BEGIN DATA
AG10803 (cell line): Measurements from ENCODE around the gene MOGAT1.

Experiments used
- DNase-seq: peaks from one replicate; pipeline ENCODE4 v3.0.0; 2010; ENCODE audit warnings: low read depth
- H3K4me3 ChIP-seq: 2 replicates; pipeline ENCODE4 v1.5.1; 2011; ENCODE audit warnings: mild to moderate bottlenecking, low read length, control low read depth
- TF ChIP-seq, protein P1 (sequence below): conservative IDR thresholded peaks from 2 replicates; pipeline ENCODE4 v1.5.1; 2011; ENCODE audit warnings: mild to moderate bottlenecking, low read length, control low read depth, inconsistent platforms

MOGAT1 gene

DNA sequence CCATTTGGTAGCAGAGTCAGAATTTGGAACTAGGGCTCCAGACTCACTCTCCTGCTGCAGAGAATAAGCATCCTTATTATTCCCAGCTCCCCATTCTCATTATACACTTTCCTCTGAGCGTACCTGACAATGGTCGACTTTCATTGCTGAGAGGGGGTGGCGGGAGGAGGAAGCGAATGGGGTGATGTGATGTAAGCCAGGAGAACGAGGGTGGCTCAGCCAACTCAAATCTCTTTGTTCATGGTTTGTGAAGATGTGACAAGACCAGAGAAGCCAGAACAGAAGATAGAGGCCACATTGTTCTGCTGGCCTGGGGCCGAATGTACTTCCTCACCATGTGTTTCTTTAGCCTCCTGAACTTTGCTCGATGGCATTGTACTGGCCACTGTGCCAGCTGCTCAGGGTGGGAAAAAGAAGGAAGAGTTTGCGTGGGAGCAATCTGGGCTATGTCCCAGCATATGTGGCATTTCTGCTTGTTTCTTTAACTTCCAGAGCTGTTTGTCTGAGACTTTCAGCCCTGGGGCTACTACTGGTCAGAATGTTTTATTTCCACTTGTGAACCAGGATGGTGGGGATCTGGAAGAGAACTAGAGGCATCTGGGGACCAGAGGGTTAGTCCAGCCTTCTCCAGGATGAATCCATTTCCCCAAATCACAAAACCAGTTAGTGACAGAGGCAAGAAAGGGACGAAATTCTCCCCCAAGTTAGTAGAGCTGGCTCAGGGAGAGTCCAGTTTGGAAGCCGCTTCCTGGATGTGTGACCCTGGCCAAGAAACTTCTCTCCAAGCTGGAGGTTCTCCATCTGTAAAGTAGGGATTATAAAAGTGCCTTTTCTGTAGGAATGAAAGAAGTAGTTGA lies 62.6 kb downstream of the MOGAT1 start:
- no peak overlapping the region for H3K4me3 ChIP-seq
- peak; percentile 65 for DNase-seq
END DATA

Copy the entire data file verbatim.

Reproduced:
AG10803 (cell line): Measurements from ENCODE around the gene MOGAT1.

Experiments used
- DNase-seq: peaks from one replicate; pipeline ENCODE4 v3.0.0; 2010; ENCODE audit warnings: low read depth
- H3K4me3 ChIP-seq: 2 replicates; pipeline ENCODE4 v1.5.1; 2011; ENCODE audit warnings: mild to moderate bottlenecking, low read length, control low read depth
- TF ChIP-seq, protein P1 (sequence below): conservative IDR thresholded peaks from 2 replicates; pipeline ENCODE4 v1.5.1; 2011; ENCODE audit warnings: mild to moderate bottlenecking, low read length, control low read depth, inconsistent platforms

MOGAT1 gene

DNA sequence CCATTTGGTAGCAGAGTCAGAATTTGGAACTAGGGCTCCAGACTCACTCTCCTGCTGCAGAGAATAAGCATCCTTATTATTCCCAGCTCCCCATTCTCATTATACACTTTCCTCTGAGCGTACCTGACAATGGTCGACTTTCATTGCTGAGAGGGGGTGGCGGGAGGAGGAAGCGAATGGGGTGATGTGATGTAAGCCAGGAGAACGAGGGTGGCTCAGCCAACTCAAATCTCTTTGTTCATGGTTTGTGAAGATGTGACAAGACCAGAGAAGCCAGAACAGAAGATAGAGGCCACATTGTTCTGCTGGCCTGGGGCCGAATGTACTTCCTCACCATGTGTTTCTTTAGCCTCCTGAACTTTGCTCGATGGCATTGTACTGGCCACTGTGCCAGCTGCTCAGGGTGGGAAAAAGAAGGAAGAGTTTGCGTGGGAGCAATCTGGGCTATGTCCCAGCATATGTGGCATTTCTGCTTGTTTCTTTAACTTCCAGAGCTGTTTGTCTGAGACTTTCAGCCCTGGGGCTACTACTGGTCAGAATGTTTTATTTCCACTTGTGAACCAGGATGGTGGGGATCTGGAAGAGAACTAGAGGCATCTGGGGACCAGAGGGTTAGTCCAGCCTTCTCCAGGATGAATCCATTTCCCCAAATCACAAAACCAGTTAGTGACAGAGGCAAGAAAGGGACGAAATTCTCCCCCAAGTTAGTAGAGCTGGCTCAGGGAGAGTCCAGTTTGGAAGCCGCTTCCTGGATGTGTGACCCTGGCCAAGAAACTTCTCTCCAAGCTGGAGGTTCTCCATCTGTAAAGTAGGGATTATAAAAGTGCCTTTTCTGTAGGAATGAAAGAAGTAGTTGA lies 62.6 kb downstream of the MOGAT1 start:
- no peak overlapping the region for H3K4me3 ChIP-seq
- peak; percentile 65 for DNase-seq